And on the discussion went, long into the evening.

At Mrs. Jenkins’ request, however, I picked a film for the following night that was less “controversial”: Funny Face with Fred and Audrey.

lol too


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« #18097 : January 05, 2019, 02:49:19 PM »

It does ape the first movie beat by beat, and I understand why it unnerves people, but to me this is the very reason why it's much better.

To me, the first movie was very experimental: they decided to do a Tex Avery film in live action. It turned out great, but the result is that most of the screenwriting, camerawork and editing technics were just that: experiments. Many of these technics didn't age well, they're way more polished in the sequel. Kind of like FoD "invented" a style and FaFDM polished it. They also had a better grasp at their characters, who are more developped, funnier and better played than in the first one. In the end the sequel works better because while it does everything the original did, beat by beat (sometimes even line by line), every single beat is better.

On an even more subjective level:
- maybe it's just the european tourist in me talking, but I enjoy far more seeing Kevin free in New York City than buying a toothbrush in a small town.
- the whole Duncan's Toy Chest and Children's hospital subplot, while totally ridiculous, pushes all the right buttons for a perfect Christmas movie.

I can see the European tourist appeal, the American in me really enjoys Hitchcock's heavily glamorized take on the south of France in To Catch a Thief.

As for the filming techniques, I'll try watching both movies at some point and examine that. I never really thought much of Columbus as a visual artist, for a lack of better phrase.



Claudia, we need you to appear in LOST COMMAND. It's gonna revolutionize the war genre..
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« #18098 : January 06, 2019, 08:15:59 AM »

I never really thought much of Columbus as a visual artist, for a lack of better phrase.

 ;D ;D


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« #18099 : January 09, 2019, 07:58:42 AM »

Mélo (1986) - 10/10. Alain Resnais divests himself of his style to adopt a conventional TV approach--obvious sets with bad lighting--for this adaptation of a Henri Bernstein play. Part of this was by necessity: the film had to be shot in 21 days, preceded by 2 weeks of rehearsals. But necessity is here made a virtue: nothing remains to enjoy except the performances and the play itself. But what a play.  And what actors: Dussollier, Azema, Arditi. The drama (a love triangle) is constructed in such a way that each performer gets an "act" that focuses on him/her. Each act ends with a surprise "reveal" that generates momentum and leads to a very satisfying conclusion. By making himself anonymous before the material, Resnais serves his source well.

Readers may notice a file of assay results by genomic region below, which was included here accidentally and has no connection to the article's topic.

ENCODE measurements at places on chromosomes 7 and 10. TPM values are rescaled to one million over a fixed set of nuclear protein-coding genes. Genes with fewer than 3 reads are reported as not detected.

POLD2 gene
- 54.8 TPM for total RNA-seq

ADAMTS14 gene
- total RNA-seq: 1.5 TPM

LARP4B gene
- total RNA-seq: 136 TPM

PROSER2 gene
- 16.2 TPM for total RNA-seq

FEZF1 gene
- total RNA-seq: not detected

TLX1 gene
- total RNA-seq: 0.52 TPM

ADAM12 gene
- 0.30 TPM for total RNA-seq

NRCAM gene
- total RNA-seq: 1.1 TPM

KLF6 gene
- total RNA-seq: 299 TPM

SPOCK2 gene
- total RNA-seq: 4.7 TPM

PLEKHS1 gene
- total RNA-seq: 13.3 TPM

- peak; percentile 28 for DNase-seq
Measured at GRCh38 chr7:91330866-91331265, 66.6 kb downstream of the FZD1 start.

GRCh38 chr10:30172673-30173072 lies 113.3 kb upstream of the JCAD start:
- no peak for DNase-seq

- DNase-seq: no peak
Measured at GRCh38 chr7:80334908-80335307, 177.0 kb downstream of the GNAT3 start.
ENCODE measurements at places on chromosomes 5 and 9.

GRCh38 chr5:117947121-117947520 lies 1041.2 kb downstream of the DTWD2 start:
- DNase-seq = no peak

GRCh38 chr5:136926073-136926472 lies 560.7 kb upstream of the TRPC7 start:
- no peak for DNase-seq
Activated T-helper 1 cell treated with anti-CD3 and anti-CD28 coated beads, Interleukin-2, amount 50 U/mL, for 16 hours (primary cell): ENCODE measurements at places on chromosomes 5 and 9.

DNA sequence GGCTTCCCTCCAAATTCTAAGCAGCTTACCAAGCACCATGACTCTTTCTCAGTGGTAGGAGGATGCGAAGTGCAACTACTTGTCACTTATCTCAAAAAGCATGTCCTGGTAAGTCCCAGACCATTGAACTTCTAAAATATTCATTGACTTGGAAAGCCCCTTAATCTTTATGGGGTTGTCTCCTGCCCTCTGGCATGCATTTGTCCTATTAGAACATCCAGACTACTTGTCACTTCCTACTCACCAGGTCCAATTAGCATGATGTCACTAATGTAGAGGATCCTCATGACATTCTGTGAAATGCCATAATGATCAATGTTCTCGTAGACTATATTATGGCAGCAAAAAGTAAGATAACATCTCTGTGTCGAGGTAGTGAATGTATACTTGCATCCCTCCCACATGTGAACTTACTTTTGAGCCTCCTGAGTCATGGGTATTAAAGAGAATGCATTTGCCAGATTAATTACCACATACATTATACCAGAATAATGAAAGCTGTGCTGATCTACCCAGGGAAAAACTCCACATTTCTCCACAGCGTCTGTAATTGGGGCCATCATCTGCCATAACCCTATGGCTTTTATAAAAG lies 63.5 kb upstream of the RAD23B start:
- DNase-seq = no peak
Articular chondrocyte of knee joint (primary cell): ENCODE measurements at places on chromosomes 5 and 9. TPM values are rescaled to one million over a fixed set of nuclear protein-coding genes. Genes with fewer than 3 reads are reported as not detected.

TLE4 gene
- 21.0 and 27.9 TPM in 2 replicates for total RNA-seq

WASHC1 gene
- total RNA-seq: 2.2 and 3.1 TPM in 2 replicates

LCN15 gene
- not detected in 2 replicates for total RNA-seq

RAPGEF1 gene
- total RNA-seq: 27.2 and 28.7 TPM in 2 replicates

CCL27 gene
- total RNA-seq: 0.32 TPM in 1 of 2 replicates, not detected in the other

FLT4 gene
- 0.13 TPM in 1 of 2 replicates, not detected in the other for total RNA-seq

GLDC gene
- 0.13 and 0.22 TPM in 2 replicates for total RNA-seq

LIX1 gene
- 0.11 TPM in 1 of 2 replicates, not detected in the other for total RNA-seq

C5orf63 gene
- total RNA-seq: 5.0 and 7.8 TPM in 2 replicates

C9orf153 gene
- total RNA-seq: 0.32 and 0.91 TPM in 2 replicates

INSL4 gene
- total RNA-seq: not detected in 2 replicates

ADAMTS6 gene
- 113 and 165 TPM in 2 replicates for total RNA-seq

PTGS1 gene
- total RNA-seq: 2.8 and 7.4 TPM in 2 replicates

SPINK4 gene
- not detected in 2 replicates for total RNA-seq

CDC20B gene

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« #18100 : January 16, 2019, 02:09:35 AM »

Before I Go To Sleep (2014): Nicole Kidman is an amnesiac who wakes up every morning without a memory of the previous day. She slowly starts to unravel the pieces of her past that led to her condition. An interesting Memento-like premise with unfortunately a lot of unfulfilled potential, things never really get tense. Decent but forgettable (hah). 6/10


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« #18101 : January 16, 2019, 12:15:30 PM »

California Split (1974) - 8/10. Unaccountably, this is one of the few Altman's I'd never seen (now rectified) about a pair of degenerate gamblers (Gould and Segal) who come into a phenomenal winning streak. Altman does a good job of sidestepping most of the clichés, and it's a treat to see California (and Reno) as it was in the early 70s. And in 'scope!



Ya measly skunk! A-campin’ on my trail and lettin’ me do the work an’ then shootin’ me in the back. IN THE BACK!
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« #18102 : January 16, 2019, 02:01:51 PM »

California Split (1974) - 8/10. Unaccountably, this is one of the few Altman's I'd never seen (now rectified) about a pair of degenerate gamblers (Gould and Segal) who come into a phenomenal winning streak. Altman does a good job of sidestepping most of the clichés, and it's a treat to see California (and Reno) as it was in the early 70s. And in 'scope!
It's one of my favorite Altman movies, only trailing The Long Goodbye and McCabe and Mrs. Miller. I always thought he was at his best when his subject matter was a little more constrained or focused and not an ensemble: a PI movie, a western, a hangout/road movie etc

Criterion was/is supposed to release this on bluray, hopefully there is some news soon. Speaking of Criterion, Police Story and Police Story II are going to be released:

https://www.criterion.com/boxsets/1554-police-story-police-story-2





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« #18103 : January 17, 2019, 07:37:00 AM »

One of my favorite Altmans, too. Really hoping for that Criterion release soon. Current DVD kinda sucks.

I've never seen the Police Story movies but I wanna buy that set.

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« #18104 : January 17, 2019, 08:06:09 AM »

"The Savage" (1952).  Starred Charleton Heston, about 9 minutes in looks like it was really him galloping bareback with the Indians chasing a herd of wild ponies, did not look like rear projection or a stuntman !!!

Charleton had survived a Crow massacre of his wagon train as a kid, was brought up by the Sioux, eventually had to decide where his loyalties fell. 

Milburn Stone was a cavalry soldier (before his Gunsmoke doctor days), Joan Taylor from Rifleman was Charleton's Indian sister, and Sussan Morrow was quite hubba as the sister of a cavalry officer.

I'd never heard of this film before.